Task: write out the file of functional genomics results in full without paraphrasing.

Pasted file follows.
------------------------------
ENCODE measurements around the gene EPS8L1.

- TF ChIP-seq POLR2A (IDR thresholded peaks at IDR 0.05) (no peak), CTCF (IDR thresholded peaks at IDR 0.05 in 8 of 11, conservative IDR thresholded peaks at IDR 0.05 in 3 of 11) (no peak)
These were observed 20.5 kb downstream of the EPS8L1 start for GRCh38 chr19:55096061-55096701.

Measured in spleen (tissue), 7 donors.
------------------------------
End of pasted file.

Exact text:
ENCODE measurements around the gene EPS8L1.

- TF ChIP-seq POLR2A (IDR thresholded peaks at IDR 0.05) (no peak), CTCF (IDR thresholded peaks at IDR 0.05 in 8 of 11, conservative IDR thresholded peaks at IDR 0.05 in 3 of 11) (no peak)
These were observed 20.5 kb downstream of the EPS8L1 start for GRCh38 chr19:55096061-55096701.

Measured in spleen (tissue), 7 donors.